Jail sentence for falsification

15 April 2013

An American court has sentenced a former engineering safety manager to 78 months in prison for falsifying information about injuries at three nuclear power plant sites.

Browns Ferry (TVA)_460
Browns Ferry, one of the sites where injuries were misreported (Image: TVA)

 
Walter Cardin was convicted by a federal grand jury of eight counts of major fraud against the Tennessee Valley Authority (TVA), a US government corporation, November 2012. The offences were committed over a period from 2004 to 2006. Cardin was convicted of providing false information by under-reporting the number of injuries and their severities.

At the time of the offences, Shaw Group subsidiary Stone & Webster Construction had been contracted by the TVA to provide maintenance and modification services at the Browns Ferry, Sequoyah and Watts Bar nuclear sites, including construction work for the 2007 restart of Browns Ferry 1. As safety manager for Stone & Webster, Cardin had provided false and misleading information about worker injuries at the facilities. The false injury rates had then been used by Stone & Webster to collect safety bonuses of over $2.5 million from TVA. Stone & Webster paid back some $6.2 million to the USA as part of a civil settlement over the false claims and contract fraud in early 2009.

During the trial, evidence was presented covering over 80 injuries that were not properly recorded by Cardin. According to a statement from the US Department of Justice, evidence had also shown that Cardin had "intentionally misrepresented or simply lied" about how the injuries had occurred and their severity. Some employees testified that they had been denied or delayed proper medical treatment as a result of Cardin's actions.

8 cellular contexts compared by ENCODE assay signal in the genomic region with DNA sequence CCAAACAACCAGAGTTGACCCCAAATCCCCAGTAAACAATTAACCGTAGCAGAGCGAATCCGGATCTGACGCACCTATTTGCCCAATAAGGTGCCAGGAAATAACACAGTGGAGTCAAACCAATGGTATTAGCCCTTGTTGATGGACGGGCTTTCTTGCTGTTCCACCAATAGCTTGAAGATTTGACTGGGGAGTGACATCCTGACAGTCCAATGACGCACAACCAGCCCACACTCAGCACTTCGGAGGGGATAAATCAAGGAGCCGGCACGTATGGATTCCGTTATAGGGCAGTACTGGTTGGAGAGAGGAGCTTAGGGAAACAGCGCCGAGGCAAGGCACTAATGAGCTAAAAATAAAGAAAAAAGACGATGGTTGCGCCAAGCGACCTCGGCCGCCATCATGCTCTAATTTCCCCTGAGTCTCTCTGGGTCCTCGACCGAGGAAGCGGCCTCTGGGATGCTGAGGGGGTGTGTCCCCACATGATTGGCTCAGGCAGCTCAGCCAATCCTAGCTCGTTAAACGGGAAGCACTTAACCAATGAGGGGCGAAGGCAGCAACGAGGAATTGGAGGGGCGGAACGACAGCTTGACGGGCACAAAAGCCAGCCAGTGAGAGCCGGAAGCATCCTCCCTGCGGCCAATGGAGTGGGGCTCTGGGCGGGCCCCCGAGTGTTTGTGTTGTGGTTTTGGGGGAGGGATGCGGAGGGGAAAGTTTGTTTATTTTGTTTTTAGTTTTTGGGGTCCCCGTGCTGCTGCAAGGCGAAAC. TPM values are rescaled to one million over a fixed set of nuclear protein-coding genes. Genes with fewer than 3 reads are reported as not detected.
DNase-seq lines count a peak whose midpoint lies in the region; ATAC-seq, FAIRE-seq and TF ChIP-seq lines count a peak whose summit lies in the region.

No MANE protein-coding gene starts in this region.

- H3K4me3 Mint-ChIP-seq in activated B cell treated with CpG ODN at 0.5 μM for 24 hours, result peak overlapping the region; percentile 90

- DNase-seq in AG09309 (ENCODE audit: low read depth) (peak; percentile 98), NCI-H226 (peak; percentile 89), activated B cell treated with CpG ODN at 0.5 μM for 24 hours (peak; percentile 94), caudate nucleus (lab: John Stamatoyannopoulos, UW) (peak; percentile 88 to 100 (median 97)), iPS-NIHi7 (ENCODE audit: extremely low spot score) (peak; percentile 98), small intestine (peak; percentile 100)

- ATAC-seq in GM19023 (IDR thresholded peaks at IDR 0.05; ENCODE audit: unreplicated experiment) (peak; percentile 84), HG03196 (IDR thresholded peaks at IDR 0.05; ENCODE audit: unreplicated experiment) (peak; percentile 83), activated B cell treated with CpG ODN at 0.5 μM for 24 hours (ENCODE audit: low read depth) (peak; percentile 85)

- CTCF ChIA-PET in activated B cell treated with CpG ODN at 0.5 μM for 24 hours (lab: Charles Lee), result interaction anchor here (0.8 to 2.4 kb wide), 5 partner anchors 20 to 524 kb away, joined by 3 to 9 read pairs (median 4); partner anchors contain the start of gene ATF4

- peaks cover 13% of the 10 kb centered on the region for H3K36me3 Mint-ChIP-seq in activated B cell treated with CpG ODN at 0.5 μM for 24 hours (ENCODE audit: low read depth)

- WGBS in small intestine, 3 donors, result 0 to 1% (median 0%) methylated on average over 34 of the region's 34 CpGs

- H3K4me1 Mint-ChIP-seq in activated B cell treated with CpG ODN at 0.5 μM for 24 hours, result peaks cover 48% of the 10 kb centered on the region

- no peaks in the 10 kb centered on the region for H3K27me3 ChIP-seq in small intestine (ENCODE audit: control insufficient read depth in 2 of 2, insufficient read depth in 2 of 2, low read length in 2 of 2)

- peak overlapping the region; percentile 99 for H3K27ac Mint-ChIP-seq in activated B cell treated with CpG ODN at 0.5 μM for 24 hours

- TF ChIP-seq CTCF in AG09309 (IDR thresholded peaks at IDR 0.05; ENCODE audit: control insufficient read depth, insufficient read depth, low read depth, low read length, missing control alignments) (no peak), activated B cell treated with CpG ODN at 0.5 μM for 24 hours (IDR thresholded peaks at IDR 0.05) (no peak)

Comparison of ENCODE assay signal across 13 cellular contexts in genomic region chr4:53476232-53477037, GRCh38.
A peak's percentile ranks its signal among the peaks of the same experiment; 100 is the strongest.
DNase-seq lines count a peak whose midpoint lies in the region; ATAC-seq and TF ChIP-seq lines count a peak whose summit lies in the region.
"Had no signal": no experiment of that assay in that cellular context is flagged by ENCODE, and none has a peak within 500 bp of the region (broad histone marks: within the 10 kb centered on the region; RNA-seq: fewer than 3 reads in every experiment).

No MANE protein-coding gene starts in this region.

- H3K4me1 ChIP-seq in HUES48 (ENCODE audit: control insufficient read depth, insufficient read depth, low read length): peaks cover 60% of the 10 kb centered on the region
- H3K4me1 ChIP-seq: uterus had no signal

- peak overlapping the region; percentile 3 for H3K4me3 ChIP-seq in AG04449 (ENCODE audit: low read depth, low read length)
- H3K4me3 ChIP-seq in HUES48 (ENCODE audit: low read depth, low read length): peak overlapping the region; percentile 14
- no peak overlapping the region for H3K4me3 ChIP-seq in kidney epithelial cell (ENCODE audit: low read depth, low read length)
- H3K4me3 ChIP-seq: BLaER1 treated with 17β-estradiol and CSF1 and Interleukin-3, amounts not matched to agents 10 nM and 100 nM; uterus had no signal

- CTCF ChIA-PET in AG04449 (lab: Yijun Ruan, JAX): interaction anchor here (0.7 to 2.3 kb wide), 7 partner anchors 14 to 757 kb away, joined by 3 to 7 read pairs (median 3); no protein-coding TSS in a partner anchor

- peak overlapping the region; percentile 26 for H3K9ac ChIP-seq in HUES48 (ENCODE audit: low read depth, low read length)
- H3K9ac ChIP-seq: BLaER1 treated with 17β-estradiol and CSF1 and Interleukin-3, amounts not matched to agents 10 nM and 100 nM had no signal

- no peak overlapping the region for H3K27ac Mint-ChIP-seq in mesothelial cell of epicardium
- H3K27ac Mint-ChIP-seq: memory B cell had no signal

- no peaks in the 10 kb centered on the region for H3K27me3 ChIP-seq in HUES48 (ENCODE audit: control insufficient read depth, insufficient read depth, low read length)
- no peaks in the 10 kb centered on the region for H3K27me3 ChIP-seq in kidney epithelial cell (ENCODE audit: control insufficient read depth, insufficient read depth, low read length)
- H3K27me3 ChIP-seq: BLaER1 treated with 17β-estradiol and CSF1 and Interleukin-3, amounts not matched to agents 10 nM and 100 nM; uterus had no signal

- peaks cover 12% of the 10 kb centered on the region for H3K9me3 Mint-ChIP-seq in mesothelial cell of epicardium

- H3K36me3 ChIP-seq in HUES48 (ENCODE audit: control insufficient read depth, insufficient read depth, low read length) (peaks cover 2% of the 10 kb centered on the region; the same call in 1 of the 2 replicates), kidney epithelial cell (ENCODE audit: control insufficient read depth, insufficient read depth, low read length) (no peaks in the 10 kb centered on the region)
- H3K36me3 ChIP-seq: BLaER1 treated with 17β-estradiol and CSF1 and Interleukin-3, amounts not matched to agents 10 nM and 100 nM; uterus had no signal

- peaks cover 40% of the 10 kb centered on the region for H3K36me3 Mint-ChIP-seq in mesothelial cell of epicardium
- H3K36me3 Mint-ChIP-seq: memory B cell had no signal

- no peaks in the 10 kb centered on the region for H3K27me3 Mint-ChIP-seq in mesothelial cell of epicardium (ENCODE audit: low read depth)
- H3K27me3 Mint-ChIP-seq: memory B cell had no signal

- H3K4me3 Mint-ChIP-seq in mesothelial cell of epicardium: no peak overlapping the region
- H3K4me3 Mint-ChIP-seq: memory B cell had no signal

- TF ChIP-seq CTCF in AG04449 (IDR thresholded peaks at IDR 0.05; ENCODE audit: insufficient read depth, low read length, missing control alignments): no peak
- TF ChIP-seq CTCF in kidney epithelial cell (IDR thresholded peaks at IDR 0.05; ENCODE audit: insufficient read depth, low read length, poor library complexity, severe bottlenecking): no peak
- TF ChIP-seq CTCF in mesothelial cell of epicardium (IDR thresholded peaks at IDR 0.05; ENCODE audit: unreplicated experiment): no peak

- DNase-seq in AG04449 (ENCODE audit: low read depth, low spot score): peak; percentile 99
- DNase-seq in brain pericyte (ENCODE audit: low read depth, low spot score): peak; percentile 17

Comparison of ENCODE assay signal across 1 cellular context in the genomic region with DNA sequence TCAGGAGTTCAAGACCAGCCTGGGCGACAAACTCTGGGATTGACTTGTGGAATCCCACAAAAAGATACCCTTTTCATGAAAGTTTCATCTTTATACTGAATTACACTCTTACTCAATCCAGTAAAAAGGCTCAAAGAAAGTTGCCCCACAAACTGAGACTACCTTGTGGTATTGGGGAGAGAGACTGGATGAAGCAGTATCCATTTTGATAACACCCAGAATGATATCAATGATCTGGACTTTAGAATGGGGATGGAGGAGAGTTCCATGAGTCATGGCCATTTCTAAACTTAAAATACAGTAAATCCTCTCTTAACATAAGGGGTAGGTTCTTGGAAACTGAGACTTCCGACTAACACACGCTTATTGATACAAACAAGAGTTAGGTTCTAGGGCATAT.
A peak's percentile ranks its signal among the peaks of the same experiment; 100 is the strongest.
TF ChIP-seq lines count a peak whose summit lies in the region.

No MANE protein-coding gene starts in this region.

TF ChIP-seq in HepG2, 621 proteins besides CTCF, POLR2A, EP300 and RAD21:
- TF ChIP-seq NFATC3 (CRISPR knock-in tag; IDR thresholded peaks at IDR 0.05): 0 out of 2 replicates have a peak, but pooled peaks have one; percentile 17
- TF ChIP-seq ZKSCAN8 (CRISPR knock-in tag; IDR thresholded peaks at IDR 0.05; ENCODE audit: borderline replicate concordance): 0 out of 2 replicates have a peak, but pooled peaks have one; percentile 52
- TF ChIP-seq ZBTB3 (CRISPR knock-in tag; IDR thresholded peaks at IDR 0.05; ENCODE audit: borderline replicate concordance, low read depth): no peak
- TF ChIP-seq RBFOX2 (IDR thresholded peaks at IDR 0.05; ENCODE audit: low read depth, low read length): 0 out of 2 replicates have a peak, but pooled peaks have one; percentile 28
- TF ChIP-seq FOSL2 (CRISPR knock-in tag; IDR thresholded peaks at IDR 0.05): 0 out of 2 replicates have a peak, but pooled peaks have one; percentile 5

The severity of Cardin's sentence was increased by US District Judge Curtis Collier after finding that Cardin had obstructed the course of justice in the trial. Cardin had denied intentionally misclassifying injuries and knowing that safety bonuses were tied to his classifications of injuries, although investigators found evidence of emails confirming that this was not the case.

The case is the culmination of a six-year investigation by TVA's statutory watchdog, the TVA Office of Inspector General (TVA-OIG). US attorney for Eastern Tennessee William Killian commended the efforts of TVA-OIG investigators, who reviewed over 500,000 documents and interviewed hundreds of witnesses as part of the investigation. As well as the monetary losses to TVA, Killian noted the wider implications of the fraud. "The defendant’s practices affected the safety of the work environment of nuclear sites. They resulted in employees becoming more reluctant to report injuries, employers failing to address safety issues on the work sites, and employees working through medical conditions that created risks of additional injuries to themselves and others. We will continue to vigilantly guard against unsafe work environments, as well as waste, fraud, and abuse of government funds," he promised.

Shaw Group has now been acquired by the Chicago Bridge & Iron Company (CB&I) in a transaction completed in February 2013.

Researched and written
by World Nuclear News

Filed under: Regulation, Workforce, USA